Baseline Characteristics

The 9318 CHAP participants had a mean (SD) age of 73.2 (6.9) years. About 40% were men, 63% were black, and the mean (SD) education was 12.2 (3.6) years. Those cases reported as elder self-neglect (n = 1544) and elder abuse (n = 113) tended to be older, female, black, and have a lower income and education (Table 1). There were 4306 deaths (46.2%) during the 14 years of follow-up (median [IQR], 6.9 [7.4] years). Among those with reported elder self-neglect, there were 927 deaths (47.8%) during a median (IQR) follow-up of 0.8 (0.3-2.3) years. Among those with reported elder abuse, there were 69 deaths (61.1%) during a median (IQR) follow-up of 2.7 (0.8-5.0) years.

Table Graphic Jump LocationTable 1. Characteristics of Elders Reported for Self-neglect or Abuse in a Community-Dwelling Populationa
Elder Self-neglect and Mortality

One-year mortality for participants with reported self-neglect was 270.36 deaths per 100 person-years and mortality for participants after 1 year was 9.46 deaths per 100 person-years. The mortality for participants without self-neglect report was 5.01 deaths per 100 person-years. In the fully adjusted analysis (model C in Table 2), reported self-neglect was associated with a significantly increased risk of 1-year mortality (HR, 5.82; 95% CI, 5.20-6.51). Mortality risk after 1 year was lower, but remained increased (HR, 1.88; 95% CI, 1.67-2.14). White participants (unadjusted HR, 1.16 [95% CI, 1.09-1.24]; fully adjusted HR, 1.63 [95% CI, 1.49-1.78]) and men (unadjusted HR, 1.24 [95% CI, 1.16-1.31]; fully adjusted HR, 1.72 [95% CI, 1.58-1.87]) had a higher risk of mortality relative to others.

Table Graphic Jump LocationTable 2. Association of Reported Elder Self-neglect or Abuse With All-Cause Mortalitya

One-year mortality for participants with confirmed self-neglect (n = 1231) was 279.04 deaths per 100 person-years and mortality for participants after 1 year was 10.42 deaths per 100 person-years. In the fully adjusted analysis (model C in Table 3), confirmed elder self-neglect was significantly associated with increased risk of mortality (HR, 5.76; 95% CI, 5.11-6.49). Mortality risk after 1 year remained significant for confirmed elder self-neglect (HR, 1.87; 95% CI, 1.64-2.14).

Table Graphic Jump LocationTable 3. Association of Confirmed Elder Self-neglect or Abuse With All-Cause Mortality

In addition, we examined the mortality risk among those with confirmed elder self-neglect across the different levels of self-neglect severity (Table 3). In the fully adjusted analysis (model C), mortality at 1 year was increased for mild self-neglect (HR, 4.71; 95% CI, 3.59-6.17), moderate self-neglect (HR, 5.87; 95% CI, 5.12-6.73), and severe self-neglect (HR, 15.47; 95% CI, 11.18-21.41) in a dose-dependent fashion. Mortality risk after 1 year remained significant for mild, moderate, and severe cases of elder self-neglect (Table 3). Because of increased mortality risk in whites and men, we assessed whether blacks and women tended to have less severe self-neglect ratings (suggesting that the threshold for reporting was lower). This was not the case; the mean (SD) severity score for self-neglect was 20.6 (7.0) for blacks vs 20.9 (7.7) for whites (t score, 0.51; P = .61) and 20.7 (6.6) for women vs 20.7 (7.9) for men (t score, 0; P>.99).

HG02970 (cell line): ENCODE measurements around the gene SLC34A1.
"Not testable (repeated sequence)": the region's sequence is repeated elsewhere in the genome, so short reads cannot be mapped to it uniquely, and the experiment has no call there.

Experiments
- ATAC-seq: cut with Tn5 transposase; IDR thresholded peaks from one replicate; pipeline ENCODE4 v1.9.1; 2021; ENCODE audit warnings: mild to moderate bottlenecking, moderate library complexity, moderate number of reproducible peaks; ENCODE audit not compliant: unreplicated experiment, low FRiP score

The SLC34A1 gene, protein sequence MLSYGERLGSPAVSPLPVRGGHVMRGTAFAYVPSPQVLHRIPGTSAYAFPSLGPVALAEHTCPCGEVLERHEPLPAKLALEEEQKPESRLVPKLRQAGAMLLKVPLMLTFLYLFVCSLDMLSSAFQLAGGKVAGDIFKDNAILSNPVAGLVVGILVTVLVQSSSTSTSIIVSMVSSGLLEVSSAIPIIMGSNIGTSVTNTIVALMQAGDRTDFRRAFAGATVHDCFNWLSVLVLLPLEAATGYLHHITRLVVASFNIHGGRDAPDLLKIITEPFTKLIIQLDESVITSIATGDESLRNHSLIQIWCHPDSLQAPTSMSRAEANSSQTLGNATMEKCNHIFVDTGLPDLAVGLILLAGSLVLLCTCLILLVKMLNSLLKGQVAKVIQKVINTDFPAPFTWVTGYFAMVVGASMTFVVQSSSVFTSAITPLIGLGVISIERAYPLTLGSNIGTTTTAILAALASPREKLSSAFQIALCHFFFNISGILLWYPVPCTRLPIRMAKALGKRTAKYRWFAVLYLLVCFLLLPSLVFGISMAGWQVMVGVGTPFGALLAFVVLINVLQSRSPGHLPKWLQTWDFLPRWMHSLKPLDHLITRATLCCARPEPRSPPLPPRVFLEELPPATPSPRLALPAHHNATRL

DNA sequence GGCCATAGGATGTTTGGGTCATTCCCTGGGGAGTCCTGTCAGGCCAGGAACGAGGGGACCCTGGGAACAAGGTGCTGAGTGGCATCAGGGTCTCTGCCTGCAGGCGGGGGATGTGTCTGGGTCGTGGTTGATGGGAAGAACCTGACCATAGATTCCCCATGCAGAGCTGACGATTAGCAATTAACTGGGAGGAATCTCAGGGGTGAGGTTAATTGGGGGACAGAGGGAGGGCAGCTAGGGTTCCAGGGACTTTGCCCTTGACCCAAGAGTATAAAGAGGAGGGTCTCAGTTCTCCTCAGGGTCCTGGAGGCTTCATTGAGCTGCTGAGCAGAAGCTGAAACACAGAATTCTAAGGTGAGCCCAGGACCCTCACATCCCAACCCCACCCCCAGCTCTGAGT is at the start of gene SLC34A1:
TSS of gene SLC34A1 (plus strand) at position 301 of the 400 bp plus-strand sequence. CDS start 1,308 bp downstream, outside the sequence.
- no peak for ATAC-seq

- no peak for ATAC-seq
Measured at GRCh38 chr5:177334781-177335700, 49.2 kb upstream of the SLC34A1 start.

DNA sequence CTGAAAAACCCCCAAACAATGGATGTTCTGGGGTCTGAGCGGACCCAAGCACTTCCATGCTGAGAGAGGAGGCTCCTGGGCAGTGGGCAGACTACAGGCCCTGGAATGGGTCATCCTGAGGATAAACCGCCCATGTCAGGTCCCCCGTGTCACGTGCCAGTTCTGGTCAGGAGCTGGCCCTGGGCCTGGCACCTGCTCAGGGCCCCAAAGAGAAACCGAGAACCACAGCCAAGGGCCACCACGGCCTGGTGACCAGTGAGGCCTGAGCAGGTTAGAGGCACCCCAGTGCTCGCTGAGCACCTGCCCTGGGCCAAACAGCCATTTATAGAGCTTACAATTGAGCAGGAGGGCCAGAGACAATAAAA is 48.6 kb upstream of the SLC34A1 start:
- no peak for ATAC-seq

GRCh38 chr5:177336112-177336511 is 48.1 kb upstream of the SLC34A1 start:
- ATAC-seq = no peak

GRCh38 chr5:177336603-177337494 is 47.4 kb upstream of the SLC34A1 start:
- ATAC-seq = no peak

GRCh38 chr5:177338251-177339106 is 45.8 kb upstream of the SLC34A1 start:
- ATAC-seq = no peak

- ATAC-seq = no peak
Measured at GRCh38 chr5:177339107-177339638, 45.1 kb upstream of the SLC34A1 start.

Elder Abuse and Mortality

The mortality rate for participants without reported elder abuse was 5.91 deaths per 100 person-years and for those with reported elder abuse was 13.49 deaths per 100 person-years following the report. In the fully adjusted analysis (model C in Table 2), reported elder abuse was significantly associated with increased risk of overall mortality (HR, 1.39; 95% CI, 1.07-1.84). The mortality for the participants with confirmed elder abuse (n = 61) was 18.33 deaths per 100 person-years. In the fully adjusted analysis (model C in Table 3), confirmed elder abuse was associated with greater increased risk of mortality (HR, 2.06; 95% CI, 1.48-2.88).

Elder Self-neglect and Mortality Stratified by Cognitive and Physical Function

Reported elder self-neglect was associated with increased mortality at all levels of cognitive and physical function. In analyses stratified by tertiles of MMSE scores, reported elder self-neglect was associated with increased 1-year mortality in both the lowest (score <20; adjusted HR, 7.96; 95% CI, 6.08-10.42) and highest (score 26-30; adjusted HR, 6.37; 95% CI, 5.42-7.48) tertiles (Table 4). In the physical function analyses stratified by repeated chair-stand ability, reported self-neglect also was associated with significantly increased 1-year mortality in both the lowest (0-1 times; adjusted HR, 7.15; 95% CI, 5.97-8.57) and highest (4-5 times; adjusted HR, 8.82; 95% CI, 6.89-11.28) tertiles. For the confirmed cases of elder self-neglect, mortality risk remained significant across all levels of cognitive and physical function (Table 4).

Table Graphic Jump LocationTable 4. Reported and Confirmed Elder Self-neglect Stratified by Cognitive Function and Physical Functiona
Elder Abuse and Mortality Stratified by Cognitive and Physical Function